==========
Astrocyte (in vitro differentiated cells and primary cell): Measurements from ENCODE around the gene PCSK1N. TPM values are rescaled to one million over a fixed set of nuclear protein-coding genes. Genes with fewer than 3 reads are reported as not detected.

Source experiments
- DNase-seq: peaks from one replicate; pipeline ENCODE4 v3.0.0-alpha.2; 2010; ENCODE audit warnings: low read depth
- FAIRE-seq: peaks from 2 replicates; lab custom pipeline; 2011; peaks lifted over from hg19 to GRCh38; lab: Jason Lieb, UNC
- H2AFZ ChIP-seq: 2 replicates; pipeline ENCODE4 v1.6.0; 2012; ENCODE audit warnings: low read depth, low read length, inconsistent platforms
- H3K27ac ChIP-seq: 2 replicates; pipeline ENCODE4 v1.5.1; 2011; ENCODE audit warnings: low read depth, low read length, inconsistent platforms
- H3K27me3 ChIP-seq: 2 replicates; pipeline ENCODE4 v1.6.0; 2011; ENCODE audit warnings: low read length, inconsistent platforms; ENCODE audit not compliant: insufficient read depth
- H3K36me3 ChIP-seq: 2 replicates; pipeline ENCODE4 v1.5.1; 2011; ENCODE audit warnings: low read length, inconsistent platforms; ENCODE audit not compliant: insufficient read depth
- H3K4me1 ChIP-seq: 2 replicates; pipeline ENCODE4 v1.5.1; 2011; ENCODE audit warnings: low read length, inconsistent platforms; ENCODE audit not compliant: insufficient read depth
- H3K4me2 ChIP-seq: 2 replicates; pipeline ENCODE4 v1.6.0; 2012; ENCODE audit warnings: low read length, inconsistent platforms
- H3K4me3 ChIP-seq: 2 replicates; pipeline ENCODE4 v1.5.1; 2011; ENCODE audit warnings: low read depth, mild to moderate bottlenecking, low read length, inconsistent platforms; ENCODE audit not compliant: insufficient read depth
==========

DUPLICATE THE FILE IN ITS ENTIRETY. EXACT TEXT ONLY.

Astrocyte (in vitro differentiated cells and primary cell): Measurements from ENCODE around the gene PCSK1N. TPM values are rescaled to one million over a fixed set of nuclear protein-coding genes. Genes with fewer than 3 reads are reported as not detected.

Source experiments
- DNase-seq: peaks from one replicate; pipeline ENCODE4 v3.0.0-alpha.2; 2010; ENCODE audit warnings: low read depth
- FAIRE-seq: peaks from 2 replicates; lab custom pipeline; 2011; peaks lifted over from hg19 to GRCh38; lab: Jason Lieb, UNC
- H2AFZ ChIP-seq: 2 replicates; pipeline ENCODE4 v1.6.0; 2012; ENCODE audit warnings: low read depth, low read length, inconsistent platforms
- H3K27ac ChIP-seq: 2 replicates; pipeline ENCODE4 v1.5.1; 2011; ENCODE audit warnings: low read depth, low read length, inconsistent platforms
- H3K27me3 ChIP-seq: 2 replicates; pipeline ENCODE4 v1.6.0; 2011; ENCODE audit warnings: low read length, inconsistent platforms; ENCODE audit not compliant: insufficient read depth
- H3K36me3 ChIP-seq: 2 replicates; pipeline ENCODE4 v1.5.1; 2011; ENCODE audit warnings: low read length, inconsistent platforms; ENCODE audit not compliant: insufficient read depth
- H3K4me1 ChIP-seq: 2 replicates; pipeline ENCODE4 v1.5.1; 2011; ENCODE audit warnings: low read length, inconsistent platforms; ENCODE audit not compliant: insufficient read depth
- H3K4me2 ChIP-seq: 2 replicates; pipeline ENCODE4 v1.6.0; 2012; ENCODE audit warnings: low read length, inconsistent platforms
- H3K4me3 ChIP-seq: 2 replicates; pipeline ENCODE4 v1.5.1; 2011; ENCODE audit warnings: low read depth, mild to moderate bottlenecking, low read length, inconsistent platforms; ENCODE audit not compliant: insufficient read depth